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Career Coaching by Former Fortune 500 Recruiters

Book Review: Hard Lessons by Jonathan Schorr

I always like reading about industries unfamiliar to me firsthand because success and obstacles have common threads across industries, and looking from the outside in often gives a perspective that is tough to see when you’re waist deep in immediate issues.  Jonathan Schorr’s Hard Lessons is a play-by-play of Oakland’s struggle to open charter schools in the inner city.  Told from multiple points of view — teacher, student, parent, administration — it’s a fascinating story but also a good coaching book.  Some lessons from Hard Lessons:

Progress can take a while.  Schorr spends time describing the difficult start-up phase before and after the charter schools opened.  You can feel how slow and seemingly hopeless the circumstances were.  Yet, because we can see the fruits of plowing through the difficulty, we get the benefit (without the interminable wait) of hindsight and the encouragement that we too can prevail if we want something as badly as some of those parents wanted a good education for their kids.

But just because we push doesn’t mean we have to rush.  Some of the biggest problems came when decisions were rushed — hiring calls where no references were checked, teachers using an approach without training and therefore digging a deeper hole for themselves.  There are numerous examples of haste makes waste here.  It reminds us that even when we want to move things forward, we shouldn’t push things.

Sometimes you need to reconsider options you earlier might have dismissed.  The parents who lobbied so hard against the district schools later aligned themselves with the district when a new administration came in.  Great lesson on how we shouldn’t be afraid to go back, reassess, and perhaps move in a direction that was not ideal before.  Our circumstances change, and we should always adjust for what’s best now, even if that means doing something deemed less than ideal before.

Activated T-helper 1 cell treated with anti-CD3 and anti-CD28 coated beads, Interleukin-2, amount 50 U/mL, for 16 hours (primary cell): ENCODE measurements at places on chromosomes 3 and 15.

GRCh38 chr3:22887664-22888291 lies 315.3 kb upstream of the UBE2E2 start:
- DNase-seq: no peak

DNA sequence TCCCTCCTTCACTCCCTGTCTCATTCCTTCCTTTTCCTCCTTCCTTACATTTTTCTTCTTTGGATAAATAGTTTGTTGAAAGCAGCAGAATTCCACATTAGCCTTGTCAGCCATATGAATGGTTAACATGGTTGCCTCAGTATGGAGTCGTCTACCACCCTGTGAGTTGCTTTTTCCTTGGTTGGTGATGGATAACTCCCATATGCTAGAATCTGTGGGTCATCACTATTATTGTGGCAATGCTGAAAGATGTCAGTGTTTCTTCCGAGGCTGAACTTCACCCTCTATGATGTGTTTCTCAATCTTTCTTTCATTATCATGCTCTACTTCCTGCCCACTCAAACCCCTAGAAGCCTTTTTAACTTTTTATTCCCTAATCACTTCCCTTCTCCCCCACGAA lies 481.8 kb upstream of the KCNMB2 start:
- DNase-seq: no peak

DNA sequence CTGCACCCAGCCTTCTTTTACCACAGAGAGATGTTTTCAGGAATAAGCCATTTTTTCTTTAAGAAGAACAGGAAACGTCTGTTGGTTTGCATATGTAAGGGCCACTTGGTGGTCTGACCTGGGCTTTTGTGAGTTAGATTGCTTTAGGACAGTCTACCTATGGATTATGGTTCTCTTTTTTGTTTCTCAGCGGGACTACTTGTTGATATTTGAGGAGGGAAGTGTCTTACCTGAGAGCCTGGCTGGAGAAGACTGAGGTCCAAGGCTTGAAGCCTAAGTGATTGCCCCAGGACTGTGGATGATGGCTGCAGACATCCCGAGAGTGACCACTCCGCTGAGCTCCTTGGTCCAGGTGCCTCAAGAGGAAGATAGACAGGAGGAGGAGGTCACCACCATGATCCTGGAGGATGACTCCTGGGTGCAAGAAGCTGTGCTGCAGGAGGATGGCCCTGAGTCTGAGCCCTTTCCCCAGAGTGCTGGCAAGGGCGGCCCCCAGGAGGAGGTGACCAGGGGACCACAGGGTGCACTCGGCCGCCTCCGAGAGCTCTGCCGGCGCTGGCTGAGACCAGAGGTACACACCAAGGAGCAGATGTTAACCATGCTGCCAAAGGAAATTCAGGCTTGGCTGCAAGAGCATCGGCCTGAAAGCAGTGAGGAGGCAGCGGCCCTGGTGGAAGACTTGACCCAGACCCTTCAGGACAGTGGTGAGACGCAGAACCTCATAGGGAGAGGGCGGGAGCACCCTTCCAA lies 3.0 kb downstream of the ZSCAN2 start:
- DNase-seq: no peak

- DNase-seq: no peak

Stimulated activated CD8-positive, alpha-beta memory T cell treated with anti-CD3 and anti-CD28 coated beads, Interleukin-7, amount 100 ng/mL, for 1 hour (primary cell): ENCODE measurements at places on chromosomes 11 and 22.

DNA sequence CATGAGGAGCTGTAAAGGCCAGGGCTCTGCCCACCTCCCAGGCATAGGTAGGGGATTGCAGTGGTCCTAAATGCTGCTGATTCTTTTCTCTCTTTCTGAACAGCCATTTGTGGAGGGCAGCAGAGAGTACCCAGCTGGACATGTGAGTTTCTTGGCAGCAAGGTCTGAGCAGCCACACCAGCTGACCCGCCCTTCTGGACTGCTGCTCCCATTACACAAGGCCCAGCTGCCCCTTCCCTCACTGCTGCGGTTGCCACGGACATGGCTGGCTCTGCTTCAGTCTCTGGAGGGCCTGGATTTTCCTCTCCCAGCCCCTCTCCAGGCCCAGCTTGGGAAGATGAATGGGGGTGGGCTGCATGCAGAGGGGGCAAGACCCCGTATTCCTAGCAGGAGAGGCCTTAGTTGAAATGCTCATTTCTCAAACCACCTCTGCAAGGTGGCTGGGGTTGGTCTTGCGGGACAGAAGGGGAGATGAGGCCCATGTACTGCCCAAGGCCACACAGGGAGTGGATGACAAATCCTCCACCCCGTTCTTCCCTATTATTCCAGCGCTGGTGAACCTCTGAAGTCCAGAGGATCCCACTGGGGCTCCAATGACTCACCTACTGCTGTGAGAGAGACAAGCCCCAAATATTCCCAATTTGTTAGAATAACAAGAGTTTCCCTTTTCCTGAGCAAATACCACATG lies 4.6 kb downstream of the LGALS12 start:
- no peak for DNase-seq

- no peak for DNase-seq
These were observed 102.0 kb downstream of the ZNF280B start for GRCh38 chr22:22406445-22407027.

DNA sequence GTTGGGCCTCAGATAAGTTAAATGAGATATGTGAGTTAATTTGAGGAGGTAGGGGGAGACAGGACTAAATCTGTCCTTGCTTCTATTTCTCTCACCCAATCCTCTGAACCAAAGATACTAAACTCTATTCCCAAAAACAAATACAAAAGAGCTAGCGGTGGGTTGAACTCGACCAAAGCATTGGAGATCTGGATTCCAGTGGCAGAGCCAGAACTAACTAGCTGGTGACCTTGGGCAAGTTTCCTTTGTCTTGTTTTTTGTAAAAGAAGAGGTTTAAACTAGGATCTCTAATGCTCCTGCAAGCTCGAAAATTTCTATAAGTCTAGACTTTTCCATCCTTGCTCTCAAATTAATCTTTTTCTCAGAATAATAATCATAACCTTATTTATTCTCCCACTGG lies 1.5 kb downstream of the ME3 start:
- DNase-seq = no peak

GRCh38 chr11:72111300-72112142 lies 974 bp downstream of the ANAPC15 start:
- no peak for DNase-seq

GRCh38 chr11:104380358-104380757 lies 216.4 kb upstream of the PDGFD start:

I strongly recommend looking at experiences and stories outside your immediate sphere of knowledge, as Hard Lessons provided for me.  You will stretch your mind, learn something new, and possibly get unstuck on something that currently feels intractable.

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Book Review: Improv Wisdom By Patricia Madson

I have to love the book that introduced me to the term, bricolage, or as Madson puts it, “use what is there artfully.”  Improv Wisdom by Patricia Madson is a must-read for improvisers but still a good read if all you know about improv is Drew Carey in “Whose Line Is It Anyway?”

Madson, chair of the undergraduate acting department at Stanford and creator of the Stanford Improvisors, lists 13 maxims of improv and coaches on how these relate to life at large, not just on stage.  The subtitle of the book, “Don’t Prepare, Just Show Up” are two of the maxims. Bricolage was in the chapter on Make Mistakes, Please.  Other insightful chapters include Be Average, Face the Facts, and Stay On Course. 

You will likely enjoy the book more if you have improv in your experience because Madson doesn’t take too much time explaining the concepts.  But her ability to draw parallels between what could be seen as pithy improv rules and important life concepts is impressive.   This book is a fast read, thoroughly enjoyable, and incredibly deep.